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April 11, 2024

  • Poetics of April
    As we enter into the poetics of April, also known as national poetry month, here are four voices from well to lesser known. The Tradition – Jericho Brown Winner of the Pulitzer Prize, Brown visited the last American Association of Writers and Writing Programs (AWP 2024) conference, and I loved his speech and humor. Besides […]
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    Indie bookstore, Gathering Volumes, just hosted poet and (transgender) activist, Barbara Marie Minney in Perrysburg To celebrate Trans Day of Visibility, Minney read from her poetry book – A Woman in Progress (2024). Her reading depicted emotional and physical transformations especially in the scene of womanhood and queer experiences. Her language is empowering and personally […]
Spring Housing Guide

T-shirt Guy’ shocked at popularity

It’s a plain white, one-inch, three-ring binder, and it’s Paul Phillips’ own personal Bible.

For the T-shirt entrepreneur, this binder tells all. It holds the records of past sales, current customers, T-shirt designs, and every other detail about his businesses.

Over the past two years, Phillips, “The T-shirt Guy,” a senior at BGSU, has sold over 1,400 T-shirts nationwide. Although most of his shirts are sold throughout Ohio, shirts have literally been sold from coast-to-coast, all the way from New York to Alaska. Phillips even has overseas customers in England, France, and Holland.

Phillips got his start through a partnership with his friend Brian Kozicki. Kozicki worked at Aardvark Screen-printing at the time and received a small discount. The original shirt sold is the “Beer Pong Champ” shirt that remains Phillips’ best-seller.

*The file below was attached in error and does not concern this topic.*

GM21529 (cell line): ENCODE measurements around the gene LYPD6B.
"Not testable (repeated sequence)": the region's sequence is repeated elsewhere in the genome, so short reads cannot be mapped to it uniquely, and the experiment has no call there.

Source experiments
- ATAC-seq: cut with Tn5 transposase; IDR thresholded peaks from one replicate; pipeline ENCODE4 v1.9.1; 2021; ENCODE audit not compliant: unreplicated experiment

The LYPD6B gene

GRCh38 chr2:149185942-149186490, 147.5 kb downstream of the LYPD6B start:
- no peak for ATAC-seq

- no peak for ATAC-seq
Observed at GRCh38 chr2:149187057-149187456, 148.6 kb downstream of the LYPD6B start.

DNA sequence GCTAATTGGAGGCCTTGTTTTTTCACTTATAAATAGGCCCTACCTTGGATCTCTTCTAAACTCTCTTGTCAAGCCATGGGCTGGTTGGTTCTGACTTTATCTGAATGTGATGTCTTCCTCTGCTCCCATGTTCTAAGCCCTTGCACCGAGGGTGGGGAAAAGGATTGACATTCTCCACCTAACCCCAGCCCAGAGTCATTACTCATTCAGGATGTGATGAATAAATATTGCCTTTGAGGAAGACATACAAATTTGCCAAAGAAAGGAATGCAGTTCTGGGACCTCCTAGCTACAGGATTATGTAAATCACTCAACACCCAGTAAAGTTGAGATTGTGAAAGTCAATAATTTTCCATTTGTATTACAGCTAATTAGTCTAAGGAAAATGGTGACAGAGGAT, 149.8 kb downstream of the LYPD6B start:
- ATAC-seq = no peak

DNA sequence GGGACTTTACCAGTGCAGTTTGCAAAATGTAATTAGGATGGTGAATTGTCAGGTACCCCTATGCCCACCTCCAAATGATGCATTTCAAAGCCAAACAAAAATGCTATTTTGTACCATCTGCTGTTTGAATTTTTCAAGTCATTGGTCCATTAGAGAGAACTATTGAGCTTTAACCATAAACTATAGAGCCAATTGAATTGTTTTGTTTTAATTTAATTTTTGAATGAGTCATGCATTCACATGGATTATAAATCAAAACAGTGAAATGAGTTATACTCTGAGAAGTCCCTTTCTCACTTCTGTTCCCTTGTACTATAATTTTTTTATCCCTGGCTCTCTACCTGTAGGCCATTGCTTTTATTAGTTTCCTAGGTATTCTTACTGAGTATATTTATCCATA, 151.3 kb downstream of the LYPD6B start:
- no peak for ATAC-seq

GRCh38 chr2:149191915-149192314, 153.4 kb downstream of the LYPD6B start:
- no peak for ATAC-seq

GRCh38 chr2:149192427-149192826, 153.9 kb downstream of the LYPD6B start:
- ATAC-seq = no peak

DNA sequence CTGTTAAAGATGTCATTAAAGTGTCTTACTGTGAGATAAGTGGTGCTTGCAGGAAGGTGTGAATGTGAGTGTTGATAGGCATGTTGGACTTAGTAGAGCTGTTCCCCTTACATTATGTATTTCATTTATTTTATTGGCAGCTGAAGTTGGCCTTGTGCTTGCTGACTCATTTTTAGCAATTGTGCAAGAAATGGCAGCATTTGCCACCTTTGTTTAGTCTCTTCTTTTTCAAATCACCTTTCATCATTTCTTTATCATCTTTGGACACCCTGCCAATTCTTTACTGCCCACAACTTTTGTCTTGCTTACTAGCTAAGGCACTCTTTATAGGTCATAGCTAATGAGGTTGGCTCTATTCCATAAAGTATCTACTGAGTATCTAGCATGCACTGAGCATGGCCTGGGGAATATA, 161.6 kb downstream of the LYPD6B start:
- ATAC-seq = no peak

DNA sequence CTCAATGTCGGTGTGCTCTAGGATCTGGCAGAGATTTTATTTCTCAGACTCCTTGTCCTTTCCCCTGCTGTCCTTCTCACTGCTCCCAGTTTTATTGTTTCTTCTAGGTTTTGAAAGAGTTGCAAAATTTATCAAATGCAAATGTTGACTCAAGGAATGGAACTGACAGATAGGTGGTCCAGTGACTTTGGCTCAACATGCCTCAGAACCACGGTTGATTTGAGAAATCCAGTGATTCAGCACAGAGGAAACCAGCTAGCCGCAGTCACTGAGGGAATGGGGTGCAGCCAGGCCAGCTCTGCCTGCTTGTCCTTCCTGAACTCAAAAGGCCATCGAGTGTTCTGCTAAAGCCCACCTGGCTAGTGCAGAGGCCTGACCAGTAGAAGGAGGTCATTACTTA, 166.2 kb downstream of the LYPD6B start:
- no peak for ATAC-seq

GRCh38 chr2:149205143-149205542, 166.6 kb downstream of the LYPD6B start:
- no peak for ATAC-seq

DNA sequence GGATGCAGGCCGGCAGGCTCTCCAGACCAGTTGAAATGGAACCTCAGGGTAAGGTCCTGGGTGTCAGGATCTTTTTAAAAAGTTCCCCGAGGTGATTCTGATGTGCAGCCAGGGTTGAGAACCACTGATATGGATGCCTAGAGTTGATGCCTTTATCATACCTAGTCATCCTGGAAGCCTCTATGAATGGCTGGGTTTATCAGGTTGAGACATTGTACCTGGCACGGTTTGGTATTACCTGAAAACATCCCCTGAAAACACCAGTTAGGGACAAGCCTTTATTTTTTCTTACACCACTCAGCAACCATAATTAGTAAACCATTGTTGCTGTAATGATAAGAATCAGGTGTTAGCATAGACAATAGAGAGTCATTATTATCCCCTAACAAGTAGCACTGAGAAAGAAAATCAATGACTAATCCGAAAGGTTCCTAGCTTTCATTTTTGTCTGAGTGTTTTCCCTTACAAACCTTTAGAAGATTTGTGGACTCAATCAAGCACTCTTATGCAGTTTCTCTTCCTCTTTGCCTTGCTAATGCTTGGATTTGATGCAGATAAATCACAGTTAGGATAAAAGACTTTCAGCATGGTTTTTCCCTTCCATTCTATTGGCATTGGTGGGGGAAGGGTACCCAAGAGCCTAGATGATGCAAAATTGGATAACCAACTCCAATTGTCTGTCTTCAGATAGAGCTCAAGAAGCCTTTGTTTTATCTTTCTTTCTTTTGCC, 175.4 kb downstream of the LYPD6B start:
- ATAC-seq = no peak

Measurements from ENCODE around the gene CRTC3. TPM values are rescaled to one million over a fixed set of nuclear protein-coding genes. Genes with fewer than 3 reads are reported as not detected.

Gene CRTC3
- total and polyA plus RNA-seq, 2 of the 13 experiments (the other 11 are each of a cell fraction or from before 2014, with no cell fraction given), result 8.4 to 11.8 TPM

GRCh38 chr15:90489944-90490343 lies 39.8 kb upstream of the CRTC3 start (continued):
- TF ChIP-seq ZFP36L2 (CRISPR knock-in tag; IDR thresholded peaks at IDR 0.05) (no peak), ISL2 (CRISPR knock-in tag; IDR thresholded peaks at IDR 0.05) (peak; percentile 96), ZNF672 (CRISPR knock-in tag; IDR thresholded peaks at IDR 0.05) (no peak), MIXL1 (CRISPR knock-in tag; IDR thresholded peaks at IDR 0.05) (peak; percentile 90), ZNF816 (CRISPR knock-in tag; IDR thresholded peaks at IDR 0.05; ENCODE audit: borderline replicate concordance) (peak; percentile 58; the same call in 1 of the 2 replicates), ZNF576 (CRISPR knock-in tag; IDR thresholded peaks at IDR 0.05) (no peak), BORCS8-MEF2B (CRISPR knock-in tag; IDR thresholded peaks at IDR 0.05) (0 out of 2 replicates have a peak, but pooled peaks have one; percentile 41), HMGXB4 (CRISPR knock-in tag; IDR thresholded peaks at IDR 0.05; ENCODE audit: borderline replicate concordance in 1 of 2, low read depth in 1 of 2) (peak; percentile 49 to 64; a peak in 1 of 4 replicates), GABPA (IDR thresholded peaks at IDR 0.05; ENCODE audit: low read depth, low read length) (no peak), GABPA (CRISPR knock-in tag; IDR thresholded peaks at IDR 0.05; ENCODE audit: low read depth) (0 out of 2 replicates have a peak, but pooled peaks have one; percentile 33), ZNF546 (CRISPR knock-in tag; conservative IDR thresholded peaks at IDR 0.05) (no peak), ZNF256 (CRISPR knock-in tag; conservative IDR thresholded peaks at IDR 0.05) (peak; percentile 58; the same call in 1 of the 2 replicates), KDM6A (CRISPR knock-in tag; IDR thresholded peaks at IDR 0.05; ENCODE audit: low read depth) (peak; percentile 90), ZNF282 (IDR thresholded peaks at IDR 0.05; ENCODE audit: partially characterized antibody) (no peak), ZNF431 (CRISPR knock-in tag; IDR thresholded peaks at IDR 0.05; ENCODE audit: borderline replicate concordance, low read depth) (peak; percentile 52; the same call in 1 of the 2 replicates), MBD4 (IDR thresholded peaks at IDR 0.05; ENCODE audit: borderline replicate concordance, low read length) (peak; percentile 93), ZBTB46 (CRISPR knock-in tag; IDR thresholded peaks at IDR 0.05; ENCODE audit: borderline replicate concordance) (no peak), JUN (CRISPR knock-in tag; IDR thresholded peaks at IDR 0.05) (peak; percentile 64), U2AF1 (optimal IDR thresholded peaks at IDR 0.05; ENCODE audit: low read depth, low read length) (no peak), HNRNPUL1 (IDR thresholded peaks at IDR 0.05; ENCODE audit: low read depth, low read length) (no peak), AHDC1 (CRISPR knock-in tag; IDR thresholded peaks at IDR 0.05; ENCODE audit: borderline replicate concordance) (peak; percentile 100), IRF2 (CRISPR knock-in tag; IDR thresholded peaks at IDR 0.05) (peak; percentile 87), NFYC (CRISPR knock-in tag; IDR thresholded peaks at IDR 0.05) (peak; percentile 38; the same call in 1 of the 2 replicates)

“I’m a big fan of Beer Pong,” said Phillips. “For such a popular thing, there were no products being sold for it.” Although Phillips had the idea for the shirt, Kozicki added the year 1985 at the bottom and chose the font.

“We thought beer pong shirts would be a hit, we were surprised we’d never seen one before,” said Kozicki. “Turns out, we were right.”

Phillips said that when the two began making shirts, feedback they received wasn’t always positive.

“When we started, plenty of people said it wouldn’t work,” said Phillips. Even Phillips himself didn’t predict that his shirts would be such a success.

It started with an order of 30 shirts, and then another order for 30 shirts, but shirts were selling so fast Phillips began ordering hundreds.

“I didn’t know the shirts were going to be so popular,” said Phillips. “Now they consume my every day.”

Kozicki was also surprised by the popularity of the shirts. “I really had no idea the shirts were going to be popular at all,” said Kozicki. “Paul and I were, and still are, just poor college kids trying to make an extra buck.”

Although Phillips’ partnership with Kozicki dissolved a few months after they released their first shirt, the two still work together occasionally. Kozicki designed the most recent shirt, the “Two Second Club Beer Pong.” “If Paul ever needs me to design another shirt, I’ll always be there to do it for him,” said Kozicki.

Phillips usually thinks of the idea behind a shirt by himself, and then hires a graphic designer to create it. For the “OHIO-we got nothin'” shirt, Phillips hired Chris Mock. The “OHIO” shirt is currently the second most popular shirt being sold. “[I bought one] just because I always joke that there isn’t tons to do in Ohio,” said Ashley Ford, a freshman at BGSU and a customer of Phillips.

Phillips tries to keep business at a professional level in order to provide the best customer service by remaining in constant contact with customers, checking his e-mail every 10 or 20 minutes.

“It’s the first thing I do in the morning, and it’s the last thing I do before bed,” said Phillips.

Despite the fact that Phillips seems to eat, sleep, and breathe T-shirts, entrepreneurship is only his minor; philosophy is Phillips’ declared major.

“People are confused, but it’s what interests me,” said Phillips. “I do have an interest in business as well, but I like to think of myself as a customer-oriented business person.”

Phillips still keeps shirts in the back of his mind for post-college plans as something he wouldn’t mind doing.

“I like that I can combine what I love,” said Phillips. “I love jokes, I like to voice my opinion, and I love selling things to people.”

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